Cytotherapy | Year: 2015

Background aims: The immunomodulating capacity of multipotent mesenchymal stromal cells (MSCs) qualifies them as a therapeutic tool in several diseases. However, repeated transplantation with products of reproducible characteristics may be required. This could be achieved with cryopreserved aliquots of Good Manufacturing Practice (GMP)-grade MSCs. However, the impact of cryopreservation on the characteristics of GMP-MSCs is ill defined. Methods: We produced fresh and cryopreserved MSCs from human donors with a xenogen-free GMP protocol. Immunogenicity and immunomodulating capacity were tested in co-culture with putative recipient-specific peripheral blood mononuclear cells (PBMCs). Risk of malignant transformation was assessed invitro and invivo. Results: Cryopreservation had no impact on viability and consensus criteria of MSCs. In co-culture with PBMCs, MSCs showed low immunogenicity and suppressed mitogen-stimulated proliferation of PBMC irrespective of cryopreservation. Cytogenetic aberrations were not observed consistently in fresh and cryopreserved products, and no signs of malignant transformation occurred in functional assays. MSC products from an elderly pretreated donor showed reduced functional quality, but imminent failure of functional criteria could be detected by an increased population doubling time in early passages. Discussion: This study is the first systematic analysis on cryopreservation of xenogen-free human bone marrow-derived GMP-MSCs. The data support that cryopreservation does not alter the characteristics of the cells and thus may allow the generation of products for serial transplantation. In addition, the protocol allowed early detection of MSC products with low functional capacity. © 2015 International Society for Cellular Therapy. Source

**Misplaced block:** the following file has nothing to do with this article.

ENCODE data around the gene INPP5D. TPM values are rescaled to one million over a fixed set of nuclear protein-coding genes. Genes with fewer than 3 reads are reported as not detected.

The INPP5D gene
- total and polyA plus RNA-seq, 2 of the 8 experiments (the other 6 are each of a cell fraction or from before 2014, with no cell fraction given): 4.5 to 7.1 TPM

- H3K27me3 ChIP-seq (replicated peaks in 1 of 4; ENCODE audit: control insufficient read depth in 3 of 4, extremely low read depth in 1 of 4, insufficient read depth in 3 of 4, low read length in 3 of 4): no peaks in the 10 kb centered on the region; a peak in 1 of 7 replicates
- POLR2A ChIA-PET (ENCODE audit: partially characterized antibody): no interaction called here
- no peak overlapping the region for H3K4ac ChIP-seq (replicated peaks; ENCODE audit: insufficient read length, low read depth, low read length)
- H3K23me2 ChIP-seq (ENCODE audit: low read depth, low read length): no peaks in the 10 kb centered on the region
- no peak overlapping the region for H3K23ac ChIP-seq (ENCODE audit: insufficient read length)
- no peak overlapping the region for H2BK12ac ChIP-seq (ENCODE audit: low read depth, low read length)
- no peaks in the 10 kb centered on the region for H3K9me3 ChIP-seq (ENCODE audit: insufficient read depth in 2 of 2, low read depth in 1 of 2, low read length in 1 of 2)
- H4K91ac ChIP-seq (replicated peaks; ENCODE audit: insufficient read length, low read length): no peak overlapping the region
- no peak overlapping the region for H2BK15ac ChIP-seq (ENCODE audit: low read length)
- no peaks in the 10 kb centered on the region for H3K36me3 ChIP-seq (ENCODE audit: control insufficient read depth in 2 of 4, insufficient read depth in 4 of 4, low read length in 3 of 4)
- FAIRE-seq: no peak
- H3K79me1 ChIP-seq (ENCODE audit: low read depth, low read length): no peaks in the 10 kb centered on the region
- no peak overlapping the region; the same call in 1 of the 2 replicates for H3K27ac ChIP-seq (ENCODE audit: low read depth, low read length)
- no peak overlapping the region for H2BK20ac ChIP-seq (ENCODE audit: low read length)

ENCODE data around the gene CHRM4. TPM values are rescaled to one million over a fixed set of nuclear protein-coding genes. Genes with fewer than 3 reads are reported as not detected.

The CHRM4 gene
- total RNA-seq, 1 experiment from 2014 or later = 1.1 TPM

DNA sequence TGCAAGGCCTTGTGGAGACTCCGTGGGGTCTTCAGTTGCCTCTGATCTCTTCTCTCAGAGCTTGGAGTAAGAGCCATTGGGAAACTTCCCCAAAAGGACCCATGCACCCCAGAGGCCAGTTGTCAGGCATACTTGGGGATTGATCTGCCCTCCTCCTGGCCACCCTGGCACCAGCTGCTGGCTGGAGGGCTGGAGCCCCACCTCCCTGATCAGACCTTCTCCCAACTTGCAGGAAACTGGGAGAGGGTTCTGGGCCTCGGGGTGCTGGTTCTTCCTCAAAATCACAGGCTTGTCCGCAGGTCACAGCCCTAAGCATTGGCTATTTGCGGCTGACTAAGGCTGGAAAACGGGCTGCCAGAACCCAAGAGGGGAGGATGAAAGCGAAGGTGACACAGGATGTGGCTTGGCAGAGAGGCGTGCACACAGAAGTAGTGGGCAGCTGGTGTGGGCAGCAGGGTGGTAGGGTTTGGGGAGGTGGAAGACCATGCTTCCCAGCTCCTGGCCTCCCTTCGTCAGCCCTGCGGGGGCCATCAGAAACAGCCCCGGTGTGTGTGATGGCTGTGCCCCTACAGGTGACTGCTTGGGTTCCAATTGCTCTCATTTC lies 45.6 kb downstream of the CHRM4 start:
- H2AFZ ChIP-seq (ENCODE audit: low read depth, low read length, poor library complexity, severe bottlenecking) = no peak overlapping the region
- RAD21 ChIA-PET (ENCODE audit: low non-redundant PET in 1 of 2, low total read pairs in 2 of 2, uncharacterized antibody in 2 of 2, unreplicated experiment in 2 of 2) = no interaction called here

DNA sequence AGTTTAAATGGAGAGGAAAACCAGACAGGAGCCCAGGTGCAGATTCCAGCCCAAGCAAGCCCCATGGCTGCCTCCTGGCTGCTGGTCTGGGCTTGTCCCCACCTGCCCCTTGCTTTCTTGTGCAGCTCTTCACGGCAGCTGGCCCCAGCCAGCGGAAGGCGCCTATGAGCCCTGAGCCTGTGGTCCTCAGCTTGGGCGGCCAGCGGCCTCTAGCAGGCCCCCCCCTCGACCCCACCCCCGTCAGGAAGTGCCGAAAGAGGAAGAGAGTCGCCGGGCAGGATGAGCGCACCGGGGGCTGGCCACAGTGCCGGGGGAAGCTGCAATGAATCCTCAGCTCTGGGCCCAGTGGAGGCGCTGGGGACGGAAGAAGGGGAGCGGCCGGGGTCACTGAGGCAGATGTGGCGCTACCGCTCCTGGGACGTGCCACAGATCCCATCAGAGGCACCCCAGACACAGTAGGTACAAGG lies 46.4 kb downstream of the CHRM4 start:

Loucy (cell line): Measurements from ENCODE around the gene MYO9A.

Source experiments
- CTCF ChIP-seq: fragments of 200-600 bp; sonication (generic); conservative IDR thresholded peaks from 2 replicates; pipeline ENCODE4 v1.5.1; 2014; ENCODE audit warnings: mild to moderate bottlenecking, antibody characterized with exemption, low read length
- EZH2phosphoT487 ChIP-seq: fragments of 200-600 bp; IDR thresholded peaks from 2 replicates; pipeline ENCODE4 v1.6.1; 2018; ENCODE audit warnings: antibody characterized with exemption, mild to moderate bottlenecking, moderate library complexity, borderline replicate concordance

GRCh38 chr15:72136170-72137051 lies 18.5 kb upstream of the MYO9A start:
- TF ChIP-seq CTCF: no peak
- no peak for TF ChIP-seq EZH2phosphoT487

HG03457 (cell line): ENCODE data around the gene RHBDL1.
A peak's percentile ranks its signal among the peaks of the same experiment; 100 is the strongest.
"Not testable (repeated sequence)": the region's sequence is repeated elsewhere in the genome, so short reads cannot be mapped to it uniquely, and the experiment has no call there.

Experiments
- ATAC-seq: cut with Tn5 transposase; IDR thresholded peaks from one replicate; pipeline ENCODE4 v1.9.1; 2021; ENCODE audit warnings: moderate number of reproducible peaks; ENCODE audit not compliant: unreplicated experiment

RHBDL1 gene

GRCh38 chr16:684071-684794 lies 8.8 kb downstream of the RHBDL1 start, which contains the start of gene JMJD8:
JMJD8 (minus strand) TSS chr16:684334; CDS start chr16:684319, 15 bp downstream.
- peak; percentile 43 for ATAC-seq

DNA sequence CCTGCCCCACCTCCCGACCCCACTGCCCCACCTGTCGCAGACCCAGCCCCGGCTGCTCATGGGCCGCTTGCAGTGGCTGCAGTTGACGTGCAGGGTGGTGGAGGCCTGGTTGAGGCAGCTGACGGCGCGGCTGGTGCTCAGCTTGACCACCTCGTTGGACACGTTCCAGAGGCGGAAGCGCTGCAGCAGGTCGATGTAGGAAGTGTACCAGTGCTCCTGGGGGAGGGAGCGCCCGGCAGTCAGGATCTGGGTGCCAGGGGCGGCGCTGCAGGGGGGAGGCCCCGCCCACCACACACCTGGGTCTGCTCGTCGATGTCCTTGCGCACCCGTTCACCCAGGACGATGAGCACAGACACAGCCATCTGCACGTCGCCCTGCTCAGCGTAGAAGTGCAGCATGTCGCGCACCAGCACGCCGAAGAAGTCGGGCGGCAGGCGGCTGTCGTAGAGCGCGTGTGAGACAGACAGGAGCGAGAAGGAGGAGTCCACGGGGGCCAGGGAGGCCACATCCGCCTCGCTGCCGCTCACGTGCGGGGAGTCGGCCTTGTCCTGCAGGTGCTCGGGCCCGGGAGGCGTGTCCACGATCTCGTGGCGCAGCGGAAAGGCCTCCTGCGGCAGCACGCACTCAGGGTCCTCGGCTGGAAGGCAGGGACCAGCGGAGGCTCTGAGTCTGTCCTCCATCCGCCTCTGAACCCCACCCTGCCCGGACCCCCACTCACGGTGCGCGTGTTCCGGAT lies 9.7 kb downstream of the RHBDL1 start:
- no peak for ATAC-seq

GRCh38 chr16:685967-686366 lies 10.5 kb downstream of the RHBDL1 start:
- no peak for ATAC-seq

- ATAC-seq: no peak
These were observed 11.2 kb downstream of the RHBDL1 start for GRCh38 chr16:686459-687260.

Discover hidden collaborations